Source: Flickr/Paul Cooper
Cayuga Operating Company (COC), the owner of a coal-fired plant in Tompkins County, New York, has announced plans to construct one of the state’s largest solar farms for an investment in excess of US$25 million.
The proposed large-scale farm, known as Cayuga Solar, will generate 18MW of electricity upon completion and will be situated on the 175 hectare site in Lansing. The company claims it will create up to 150 jobs during construction phase.
“This project will create an estimated 150 construction jobs and begin to decrease our region’s reliance on conventional sources of energy. The fact that this solar farm is being built at an existing coal plant represents a growing commitment by Cayuga to transition towards cleaner energy,” said New York State senator Pam Helming. “Anytime investments are made to reduce carbon emissions, it is a win for the economic viability of our region and a benefit to the environment. I want to thank and commend Cayuga Operating Company for making this project a reality.”
“The co-location of a large-scale solar farm with an existing coal plant represents the energy transition underway in New York and across the United States,” said Jerry Goodenough, the vice president of Development for Cayuga. “We recognize and embrace the role renewable energy will play in the better energy future we all want for New York, and this project will help keep New York on a path to achieve its stated renewable energy goals. We see Cayuga Solar as an important part of Cayuga’s future commercial viability as well.”
The coal plant owner also confirmed it will be bidding into the upcoming Request for Proposals (RFPs) for large-scale renewable energy purchases by New York State Energy Research & Development Authority (NYSERDA), and will also be exploring PPAs for large-scale renewable energy projects.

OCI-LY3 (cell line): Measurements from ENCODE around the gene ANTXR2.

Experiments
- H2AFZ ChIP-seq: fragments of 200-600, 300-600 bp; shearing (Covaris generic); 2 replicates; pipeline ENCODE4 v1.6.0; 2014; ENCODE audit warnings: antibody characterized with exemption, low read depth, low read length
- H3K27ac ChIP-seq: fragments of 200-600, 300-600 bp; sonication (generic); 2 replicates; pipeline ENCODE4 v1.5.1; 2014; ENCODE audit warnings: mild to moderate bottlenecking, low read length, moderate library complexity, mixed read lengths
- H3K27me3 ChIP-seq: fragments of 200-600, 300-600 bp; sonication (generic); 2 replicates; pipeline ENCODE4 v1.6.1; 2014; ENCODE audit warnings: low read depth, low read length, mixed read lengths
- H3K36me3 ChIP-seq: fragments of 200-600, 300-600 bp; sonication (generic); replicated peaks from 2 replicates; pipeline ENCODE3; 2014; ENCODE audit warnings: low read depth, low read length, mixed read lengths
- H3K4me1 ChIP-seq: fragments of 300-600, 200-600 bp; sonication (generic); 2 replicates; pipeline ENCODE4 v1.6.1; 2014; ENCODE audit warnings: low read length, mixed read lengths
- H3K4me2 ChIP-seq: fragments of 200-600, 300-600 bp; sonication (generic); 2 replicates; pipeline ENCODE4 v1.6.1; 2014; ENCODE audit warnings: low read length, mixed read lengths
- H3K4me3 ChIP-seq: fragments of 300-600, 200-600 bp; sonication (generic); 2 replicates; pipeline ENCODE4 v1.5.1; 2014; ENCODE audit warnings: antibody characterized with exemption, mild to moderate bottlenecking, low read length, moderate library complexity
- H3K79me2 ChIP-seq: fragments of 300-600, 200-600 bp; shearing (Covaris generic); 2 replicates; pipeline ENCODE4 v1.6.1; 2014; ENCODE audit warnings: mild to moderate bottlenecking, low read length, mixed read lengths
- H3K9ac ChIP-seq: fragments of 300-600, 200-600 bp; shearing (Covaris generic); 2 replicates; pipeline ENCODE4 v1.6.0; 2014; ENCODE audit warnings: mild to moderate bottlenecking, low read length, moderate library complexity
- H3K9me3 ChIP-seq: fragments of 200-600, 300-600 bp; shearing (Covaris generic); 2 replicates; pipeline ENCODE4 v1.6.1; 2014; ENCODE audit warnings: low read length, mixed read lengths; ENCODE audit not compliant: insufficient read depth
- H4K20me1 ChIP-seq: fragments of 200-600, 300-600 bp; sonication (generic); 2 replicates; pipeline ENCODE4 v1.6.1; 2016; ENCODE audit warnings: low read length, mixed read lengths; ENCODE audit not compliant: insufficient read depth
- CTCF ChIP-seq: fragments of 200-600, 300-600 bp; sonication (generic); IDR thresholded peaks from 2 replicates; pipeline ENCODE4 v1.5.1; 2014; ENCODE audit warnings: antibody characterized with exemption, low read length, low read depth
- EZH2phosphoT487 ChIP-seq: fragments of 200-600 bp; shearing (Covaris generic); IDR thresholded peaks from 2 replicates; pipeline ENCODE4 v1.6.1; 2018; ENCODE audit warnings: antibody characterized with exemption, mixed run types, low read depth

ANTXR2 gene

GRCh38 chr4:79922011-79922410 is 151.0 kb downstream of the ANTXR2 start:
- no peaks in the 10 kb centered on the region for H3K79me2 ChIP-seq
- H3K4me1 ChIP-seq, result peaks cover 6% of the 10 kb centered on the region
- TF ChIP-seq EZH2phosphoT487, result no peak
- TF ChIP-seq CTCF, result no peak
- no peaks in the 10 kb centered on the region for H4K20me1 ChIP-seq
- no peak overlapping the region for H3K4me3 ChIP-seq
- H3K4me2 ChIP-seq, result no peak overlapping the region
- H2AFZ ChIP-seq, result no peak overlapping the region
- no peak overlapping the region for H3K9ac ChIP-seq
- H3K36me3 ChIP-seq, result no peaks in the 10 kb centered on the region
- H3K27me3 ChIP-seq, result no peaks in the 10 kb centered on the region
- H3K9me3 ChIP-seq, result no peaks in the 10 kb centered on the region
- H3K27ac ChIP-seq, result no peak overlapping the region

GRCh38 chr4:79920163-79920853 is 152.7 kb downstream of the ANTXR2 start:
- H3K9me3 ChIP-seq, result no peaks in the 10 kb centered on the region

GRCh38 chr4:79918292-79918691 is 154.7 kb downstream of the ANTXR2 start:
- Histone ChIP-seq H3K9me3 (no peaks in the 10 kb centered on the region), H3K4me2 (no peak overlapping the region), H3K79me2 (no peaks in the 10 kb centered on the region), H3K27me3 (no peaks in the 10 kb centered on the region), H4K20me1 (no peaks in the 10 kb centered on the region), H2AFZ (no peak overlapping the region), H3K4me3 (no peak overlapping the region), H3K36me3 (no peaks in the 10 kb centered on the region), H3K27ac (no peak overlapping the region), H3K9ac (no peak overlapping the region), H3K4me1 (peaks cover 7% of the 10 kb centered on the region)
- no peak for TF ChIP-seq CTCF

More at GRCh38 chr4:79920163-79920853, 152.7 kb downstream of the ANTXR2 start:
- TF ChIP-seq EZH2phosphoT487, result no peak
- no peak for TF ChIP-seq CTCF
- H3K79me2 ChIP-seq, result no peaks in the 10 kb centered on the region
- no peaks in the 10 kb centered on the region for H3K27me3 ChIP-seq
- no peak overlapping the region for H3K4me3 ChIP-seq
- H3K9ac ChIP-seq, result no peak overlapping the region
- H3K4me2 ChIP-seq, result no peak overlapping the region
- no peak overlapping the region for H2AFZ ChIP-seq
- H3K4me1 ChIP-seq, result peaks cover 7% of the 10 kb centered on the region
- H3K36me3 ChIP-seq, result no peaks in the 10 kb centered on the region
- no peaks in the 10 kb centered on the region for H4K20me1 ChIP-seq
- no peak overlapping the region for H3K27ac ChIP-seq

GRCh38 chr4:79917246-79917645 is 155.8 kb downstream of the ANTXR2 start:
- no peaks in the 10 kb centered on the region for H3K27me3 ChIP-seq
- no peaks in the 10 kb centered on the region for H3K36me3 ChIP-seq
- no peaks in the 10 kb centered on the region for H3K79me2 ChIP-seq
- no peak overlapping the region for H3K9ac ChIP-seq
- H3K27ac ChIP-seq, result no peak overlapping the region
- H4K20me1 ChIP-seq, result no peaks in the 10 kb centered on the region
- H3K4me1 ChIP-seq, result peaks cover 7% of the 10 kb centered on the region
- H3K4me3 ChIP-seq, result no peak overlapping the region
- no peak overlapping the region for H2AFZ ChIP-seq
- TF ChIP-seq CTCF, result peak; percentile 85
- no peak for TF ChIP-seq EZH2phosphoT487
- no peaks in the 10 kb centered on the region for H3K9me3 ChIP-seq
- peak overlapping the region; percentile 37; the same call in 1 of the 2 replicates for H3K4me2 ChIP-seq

The development of the Cayuga solar farm is the first phase of COC’s multi-phase development plan that envisions repowering the existing coal plant with natural gas, and ultimately creating an “energy park” on the site to locate manufacturing and other commercial operations.
The USA solar pipeline hit 9.8 GW in August 2019, according to market analysts, Wood Mackenzie so what does this mean for the solar sector moving forward? Are module shipments constrained? Have manufacturers raised prices for late-comers? What impact will this have on 2020 projects and what can we expect for the ITC negotiations? These questions and more will be discussed in this informative, free webinar. - With almost 10 GW of solar pipeline, how is this affecting the supply chain and cost for panels? - How likely is it that the ITC will be renewed, what trends are emerging in terms of beating the step down? - How helpful are emerging trends and technologies (e.g. bifacial panels, floating solar, data aggregation and management) in helping to beat the ITC step down? - Trade wars: what impact did section 201 have on the market, and what could we expect moving forward This webinar acts as a primer for the Solar & Storage Finance Summit which takes place on 29 & 30 October in New York City.
Understand fully the technical and logistical supply chains that determine the production and performance of solar modules, including all related factors impacting quality, reliability & bankability.
Now in its sixth successful year, Solar & Storage Finance USA is the only event which looks at raising capital for solar, storage and collocated solar and storage projects in the USA. The conference will help delegates understand how providers are evolving propositions for storage and how they can access capital for standalone solar or storage, and co-located projects. Meet debt providers, funders, utilities, corporate off takers and blue chip energy firms with capital to invest and developers with credible pipelines.